Numerous approaches have been developed to infer natural selection based on the comparison of polymorphism within species and divergence between species. These methods are especially powerful for the detection of uniform selection operating across a gene. However, empirical analyses have demonstrated that regions of protein-coding genes exhibiting clusters of amino acid substitutions are subject to different levels of selection relative to other regions of the same gene. To quantify this heterogeneity of selection within coding sequences, we developed Model Averaged Site Selection via Poisson Random Field (MASS-PRF). MASS-PRF identifies an ensemble of intragenic clustering models for polymorphic and divergent sites. This ensemble of models is used within the Poisson Random Field framework to estimate selection intensity on a site-by-site basis. Using simulations, we demonstrate that MASS-PRF has high power to detect clusters of amino acid variants in small genic regions, can reliably estimate the probability of a variant occurring at each nucleotide site in sequence data and is robust to historical demographic trends and recombination. We applied MASS-PRF to human gene polymorphism derived from the 1,000 Genomes Project and divergence data from the common chimpanzee. On the basis of this analysis, we discovered striking regional variation in selection intensity, indicative of positive or negative selection, in well-defined domains of genes that have previously been associated with neurological processing, immunity, and reproduction. We suggest that amino acid-altering substitutions within these regions likely are or have been selectively advantageous in the human lineage, playing important roles in protein function.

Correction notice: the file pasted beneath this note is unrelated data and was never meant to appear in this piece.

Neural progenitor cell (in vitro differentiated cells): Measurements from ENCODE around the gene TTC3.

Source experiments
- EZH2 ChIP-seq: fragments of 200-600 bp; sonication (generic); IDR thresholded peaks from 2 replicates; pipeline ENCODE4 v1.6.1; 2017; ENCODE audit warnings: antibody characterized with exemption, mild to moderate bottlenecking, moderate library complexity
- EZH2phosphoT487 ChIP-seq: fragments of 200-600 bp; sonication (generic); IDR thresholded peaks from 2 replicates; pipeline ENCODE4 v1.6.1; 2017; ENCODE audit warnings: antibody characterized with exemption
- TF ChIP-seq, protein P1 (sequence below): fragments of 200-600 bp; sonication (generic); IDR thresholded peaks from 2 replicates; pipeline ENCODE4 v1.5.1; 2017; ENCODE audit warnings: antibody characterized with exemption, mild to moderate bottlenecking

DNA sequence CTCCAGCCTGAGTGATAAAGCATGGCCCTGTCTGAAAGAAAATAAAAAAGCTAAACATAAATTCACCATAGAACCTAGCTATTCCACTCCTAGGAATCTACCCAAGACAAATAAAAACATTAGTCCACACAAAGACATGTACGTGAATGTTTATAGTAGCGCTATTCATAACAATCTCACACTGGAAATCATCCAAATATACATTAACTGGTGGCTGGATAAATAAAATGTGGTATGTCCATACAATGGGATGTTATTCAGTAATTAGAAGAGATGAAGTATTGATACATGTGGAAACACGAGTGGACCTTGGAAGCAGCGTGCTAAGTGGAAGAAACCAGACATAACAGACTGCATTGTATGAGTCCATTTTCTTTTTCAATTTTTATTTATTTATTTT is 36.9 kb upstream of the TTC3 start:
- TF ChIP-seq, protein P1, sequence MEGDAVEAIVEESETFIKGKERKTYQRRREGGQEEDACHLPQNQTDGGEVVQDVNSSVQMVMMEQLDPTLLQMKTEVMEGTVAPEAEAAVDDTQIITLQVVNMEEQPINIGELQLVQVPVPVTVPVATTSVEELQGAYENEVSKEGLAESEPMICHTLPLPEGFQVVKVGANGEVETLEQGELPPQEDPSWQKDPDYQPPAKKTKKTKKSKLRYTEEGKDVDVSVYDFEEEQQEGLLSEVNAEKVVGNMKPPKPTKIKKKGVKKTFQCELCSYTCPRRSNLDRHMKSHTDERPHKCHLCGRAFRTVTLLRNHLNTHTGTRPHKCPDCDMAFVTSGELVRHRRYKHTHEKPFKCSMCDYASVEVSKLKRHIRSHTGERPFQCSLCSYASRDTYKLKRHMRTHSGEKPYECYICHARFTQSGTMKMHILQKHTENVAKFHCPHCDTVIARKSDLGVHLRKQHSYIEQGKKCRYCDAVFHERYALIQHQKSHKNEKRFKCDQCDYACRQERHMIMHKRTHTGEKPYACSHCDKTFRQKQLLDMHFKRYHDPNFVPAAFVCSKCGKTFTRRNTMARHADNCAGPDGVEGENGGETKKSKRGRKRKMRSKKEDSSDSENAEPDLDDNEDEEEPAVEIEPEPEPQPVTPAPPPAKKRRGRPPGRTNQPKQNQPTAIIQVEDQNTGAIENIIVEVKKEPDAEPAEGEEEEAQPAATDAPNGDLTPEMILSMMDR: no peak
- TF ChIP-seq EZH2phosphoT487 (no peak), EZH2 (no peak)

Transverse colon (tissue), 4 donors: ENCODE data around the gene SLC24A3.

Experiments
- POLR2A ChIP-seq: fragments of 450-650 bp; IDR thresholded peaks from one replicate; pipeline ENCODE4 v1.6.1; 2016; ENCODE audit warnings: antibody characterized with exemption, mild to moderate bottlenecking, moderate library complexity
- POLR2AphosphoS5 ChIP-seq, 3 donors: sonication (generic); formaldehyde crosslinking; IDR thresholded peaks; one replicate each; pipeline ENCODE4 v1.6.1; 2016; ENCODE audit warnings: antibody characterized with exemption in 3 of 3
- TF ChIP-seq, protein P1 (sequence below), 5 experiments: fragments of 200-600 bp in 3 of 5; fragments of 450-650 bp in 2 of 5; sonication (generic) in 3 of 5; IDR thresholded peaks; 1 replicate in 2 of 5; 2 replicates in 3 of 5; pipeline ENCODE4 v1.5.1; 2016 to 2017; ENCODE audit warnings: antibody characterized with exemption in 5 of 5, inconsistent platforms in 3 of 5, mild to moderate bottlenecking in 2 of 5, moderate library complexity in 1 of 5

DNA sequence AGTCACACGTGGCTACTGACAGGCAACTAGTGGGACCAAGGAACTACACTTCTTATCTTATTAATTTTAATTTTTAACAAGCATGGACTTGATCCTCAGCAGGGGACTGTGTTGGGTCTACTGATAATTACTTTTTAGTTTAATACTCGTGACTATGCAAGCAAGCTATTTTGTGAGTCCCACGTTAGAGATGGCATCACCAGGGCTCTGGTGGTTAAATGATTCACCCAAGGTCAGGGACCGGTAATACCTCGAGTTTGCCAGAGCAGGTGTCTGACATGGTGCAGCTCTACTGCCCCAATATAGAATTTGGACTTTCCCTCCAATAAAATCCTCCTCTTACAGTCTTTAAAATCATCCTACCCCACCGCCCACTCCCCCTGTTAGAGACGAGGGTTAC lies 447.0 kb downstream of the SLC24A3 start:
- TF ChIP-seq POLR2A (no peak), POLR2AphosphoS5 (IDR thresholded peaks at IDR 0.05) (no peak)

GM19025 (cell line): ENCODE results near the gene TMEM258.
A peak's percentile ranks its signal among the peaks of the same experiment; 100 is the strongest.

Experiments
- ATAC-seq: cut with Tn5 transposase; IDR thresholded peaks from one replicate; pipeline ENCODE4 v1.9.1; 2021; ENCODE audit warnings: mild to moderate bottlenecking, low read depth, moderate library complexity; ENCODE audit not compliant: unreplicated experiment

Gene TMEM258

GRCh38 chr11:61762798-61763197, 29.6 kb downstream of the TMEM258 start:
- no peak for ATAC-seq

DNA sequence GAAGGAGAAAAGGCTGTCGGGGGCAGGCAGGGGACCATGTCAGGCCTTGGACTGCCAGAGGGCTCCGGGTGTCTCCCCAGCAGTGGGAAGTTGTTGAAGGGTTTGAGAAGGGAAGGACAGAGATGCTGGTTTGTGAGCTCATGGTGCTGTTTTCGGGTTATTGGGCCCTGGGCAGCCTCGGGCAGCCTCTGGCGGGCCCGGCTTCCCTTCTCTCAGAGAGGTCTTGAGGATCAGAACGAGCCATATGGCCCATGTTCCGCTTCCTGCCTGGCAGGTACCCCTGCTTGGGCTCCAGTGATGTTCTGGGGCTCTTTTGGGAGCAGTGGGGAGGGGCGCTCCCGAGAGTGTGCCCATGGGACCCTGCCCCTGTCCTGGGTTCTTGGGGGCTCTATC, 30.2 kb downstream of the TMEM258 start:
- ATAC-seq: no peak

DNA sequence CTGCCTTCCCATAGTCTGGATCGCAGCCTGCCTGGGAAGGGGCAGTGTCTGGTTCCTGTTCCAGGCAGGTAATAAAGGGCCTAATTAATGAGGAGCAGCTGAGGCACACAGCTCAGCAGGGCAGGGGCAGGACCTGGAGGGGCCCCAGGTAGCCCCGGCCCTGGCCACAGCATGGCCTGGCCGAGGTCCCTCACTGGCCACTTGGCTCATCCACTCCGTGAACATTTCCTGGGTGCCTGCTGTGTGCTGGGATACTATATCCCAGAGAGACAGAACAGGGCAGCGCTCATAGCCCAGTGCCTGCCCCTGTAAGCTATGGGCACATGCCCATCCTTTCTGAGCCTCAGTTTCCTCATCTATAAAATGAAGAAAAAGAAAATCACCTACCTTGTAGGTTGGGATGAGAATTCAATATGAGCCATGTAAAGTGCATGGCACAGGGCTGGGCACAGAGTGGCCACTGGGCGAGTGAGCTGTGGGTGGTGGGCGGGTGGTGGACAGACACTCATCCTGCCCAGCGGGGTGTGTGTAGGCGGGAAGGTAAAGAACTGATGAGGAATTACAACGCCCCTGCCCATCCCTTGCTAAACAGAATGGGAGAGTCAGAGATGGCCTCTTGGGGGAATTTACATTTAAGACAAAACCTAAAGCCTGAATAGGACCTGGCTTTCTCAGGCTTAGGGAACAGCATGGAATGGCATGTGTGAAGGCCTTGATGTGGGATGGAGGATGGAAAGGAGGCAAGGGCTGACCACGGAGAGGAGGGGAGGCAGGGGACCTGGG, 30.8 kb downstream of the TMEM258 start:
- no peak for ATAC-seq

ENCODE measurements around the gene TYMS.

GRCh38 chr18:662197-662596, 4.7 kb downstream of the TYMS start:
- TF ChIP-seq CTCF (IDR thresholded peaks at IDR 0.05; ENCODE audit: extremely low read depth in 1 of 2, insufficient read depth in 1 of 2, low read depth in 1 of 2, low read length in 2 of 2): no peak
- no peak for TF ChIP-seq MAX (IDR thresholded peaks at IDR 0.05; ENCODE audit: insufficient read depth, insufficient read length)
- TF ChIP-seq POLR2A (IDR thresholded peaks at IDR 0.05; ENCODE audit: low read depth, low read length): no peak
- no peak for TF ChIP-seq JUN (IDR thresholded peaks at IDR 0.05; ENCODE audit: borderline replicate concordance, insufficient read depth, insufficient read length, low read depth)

Keywords: Poisson Random Field; divergence; human evolution; model averaged site selection; natural selection; polymorphism.
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